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Dropping of Dravid and Saurav not logical
by Boria Majumdar
Jan 22, 2008
By Boria Majumdar - Dreamcricket Special Columnist

I have often asked myself what is it about Indian cricket that distinguishes it from cricketing cultures across the world? In my quest to find a complex answer steeped in reason and logic, I have always managed to overlook the obvious-unpredictability. Indian cricket is a byzantine version of a fickle girlfriend, always likely to infuriate and amaze at the same time.

When cricket is on a high in India and fans haven’t finished celebrating the Perth miracle, the five astute men of Indian cricket have dropped a bombshell—they have omitted Rahul Dravid and Saurav Ganguly from the forthcoming one-day tri series against Sri Lanka and Australia. And for once they have also provided an explanation-the two seniors are liabilities on the field and it is time to inject young blood into the team.

One look through the list of selected players helps demolish the explanation provided. While it is great to see Ishant Sharma get the nod, especially after his incisive spell against Ponting, Ishant is certainly not one to set the stadium on fire with his fielding. In fact, a recount of a lost opportunity at the WACA helps drive the point home. It was a rather critical moment in the game with Andrew Symonds and Adam Gilchrist in the middle and trying to regroup after a top order collapse in the Australian first innings. With Symonds on the attack, the Indians, perhaps for the only time in the Test, looked rattled. Gilchrist, sensing an opportunity to stamp his authority on the match, attempted to hit one over midwicket a short while before tea. The shot was ill timed and the ball went high towards mid on. Ishant, instead of back peddling, misjudged the catch and did a slow U turn like an old Morris Minor. By then the chance had been lost and Ishant failed to reach the ball. This was one of many fielding glitches on the field by some of the players chosen for the tri series. Harbhajan and R P Singh for example aren’t much better than either Ganguly or Dravid. So too is Piyush Chawla. And there’s none in the team barring Sachin Tendulkar who is half as safe as Rahul Dravid in the slips, a key position in any cricket match in Australia.

Plain cricket logic, more than anything else, asks for the inclusion of Dravid and Saurav. In the October one day series against Australia, India only competed in games in which Sachin and Saurav got the team off to a good start, a fact hailed by cricketing experts world wide. Also, Saurav, as Australian legend Steve Waugh has recently mentioned, is perhaps in the form of his life. This was all too evident at the MCG and also in Sydney. Finally, his medium pace would certainly have been of use to Dhoni at critical moments in the tri series. On the other hand, with Lee at the height of his powers and Shaun Tait trying every bit to eradicate memories of Perth, it is more than probable that India might lose a couple of quick wickets against Australia. Whether Suresh Raina or Gautam Gambhir will have the mettle to withstand the Australian onslaught at such critical moments will perhaps be the deciding factor. Even the biggest supporter of the youth policy will find it hard to disagree that theirs is an onerous task.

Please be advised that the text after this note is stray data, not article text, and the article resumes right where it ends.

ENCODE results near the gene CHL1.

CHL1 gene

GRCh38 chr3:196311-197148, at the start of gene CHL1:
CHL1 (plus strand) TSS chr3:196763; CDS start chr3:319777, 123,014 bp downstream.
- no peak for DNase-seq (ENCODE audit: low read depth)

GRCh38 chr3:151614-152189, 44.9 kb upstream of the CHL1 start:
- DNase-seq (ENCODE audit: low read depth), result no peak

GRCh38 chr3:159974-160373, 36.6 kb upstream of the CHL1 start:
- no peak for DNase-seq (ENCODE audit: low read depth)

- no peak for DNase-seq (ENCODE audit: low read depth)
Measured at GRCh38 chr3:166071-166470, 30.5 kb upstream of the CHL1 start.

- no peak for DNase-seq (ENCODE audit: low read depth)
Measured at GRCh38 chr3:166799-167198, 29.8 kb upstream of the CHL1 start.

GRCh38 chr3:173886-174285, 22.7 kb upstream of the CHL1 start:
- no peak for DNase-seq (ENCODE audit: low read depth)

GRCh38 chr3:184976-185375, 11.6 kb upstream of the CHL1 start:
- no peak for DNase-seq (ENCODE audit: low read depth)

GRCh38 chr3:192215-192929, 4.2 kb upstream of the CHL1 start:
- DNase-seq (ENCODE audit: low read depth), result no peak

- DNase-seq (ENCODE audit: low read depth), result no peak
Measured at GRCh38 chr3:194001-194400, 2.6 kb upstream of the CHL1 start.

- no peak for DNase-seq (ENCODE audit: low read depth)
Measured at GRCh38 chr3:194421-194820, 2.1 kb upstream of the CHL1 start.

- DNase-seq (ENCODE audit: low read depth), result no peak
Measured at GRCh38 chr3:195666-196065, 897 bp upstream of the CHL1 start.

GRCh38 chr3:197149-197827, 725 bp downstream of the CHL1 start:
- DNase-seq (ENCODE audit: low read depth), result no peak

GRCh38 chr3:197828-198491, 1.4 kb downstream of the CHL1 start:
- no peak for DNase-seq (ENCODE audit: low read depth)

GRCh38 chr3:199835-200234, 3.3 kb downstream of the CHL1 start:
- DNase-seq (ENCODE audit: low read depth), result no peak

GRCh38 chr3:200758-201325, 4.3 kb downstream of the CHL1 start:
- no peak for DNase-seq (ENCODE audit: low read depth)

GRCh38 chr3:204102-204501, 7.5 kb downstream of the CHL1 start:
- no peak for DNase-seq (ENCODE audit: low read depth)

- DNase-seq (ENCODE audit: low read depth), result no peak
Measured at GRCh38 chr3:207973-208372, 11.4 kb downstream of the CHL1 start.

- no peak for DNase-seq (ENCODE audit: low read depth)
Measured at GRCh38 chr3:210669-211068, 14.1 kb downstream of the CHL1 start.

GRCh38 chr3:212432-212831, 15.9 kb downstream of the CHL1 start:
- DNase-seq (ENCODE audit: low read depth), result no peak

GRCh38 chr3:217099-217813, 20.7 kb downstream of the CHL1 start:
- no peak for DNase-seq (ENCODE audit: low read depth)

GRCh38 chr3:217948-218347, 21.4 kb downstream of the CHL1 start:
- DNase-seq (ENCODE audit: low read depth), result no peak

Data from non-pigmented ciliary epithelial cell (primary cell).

I had the opportunity of speaking to both Saurav and Dravid after the news of their dropping had been known. Both men, blessed with grace and composure, never let their guard drop and were insistent that these things happen. For the record-none of them said a word on the omission. In fact, both refused to be drawn into a conversation on the tricky issue. During our half hour conversation at the Jungle Gym behind the Hyatt Hotel in Perth, where Dravid the doting father had taken his son and wife for an early evening stroll, he was forthright in saying that the team that had been chosen has some great talent and will surely do well. What I write here then is my attempt to read the mind of these two passionate servants of Indian cricket.

There’s no doubt that both are disappointed and hugely so. Dravid has just played a major hand in India’s victory at Perth with a superb 93, in which his strike rate was almost double than his strike rate at Sydney. Clearly, he was getting the touch back. And having led India to victory at Perth, there’s little doubt that Dravid and Saurav would have fancied one final chance of dethroning Australia in the one-day version in their den. Saurav’s is an even more surprising omission. One of the best one day players the game has seen, he would certainly have used the big Australian grounds to India’s advantage at the start of an innings.

Also, the logic that players successful in the shortest version of the game will have similar success in the fifty over version is flawed. Fifty over contests allow an opportunity to teams like Australia to make amends for a bad start and requires a far higher degree of skill and tenacity. The failed Yuvraj experiment in the Tests in Australia is an indicator of the kind of difference between the shorter and longer formats of the game. While fifty over contests are fundamentally different from Tests, they do require a different degree of skill compared to the T-20 format.

Finally, it is important to note that dropping of seniors is hardly new to cricket. Take the West Indian case for example. Richardson was instrumental in denying Richards the chance of playing in the 1992 world cup. His actions came back to haunt him when Lara accorded him similar treatment. Walsh and Hooper too had a fall out with Lara and Hooper’s retirement was surely a product of his fall out with Lara. In all these cases, the loser has been West Indian cricket. Hopefully Mahendra Dhoni will ensure that Indian cricket does not lose out in the coming months.

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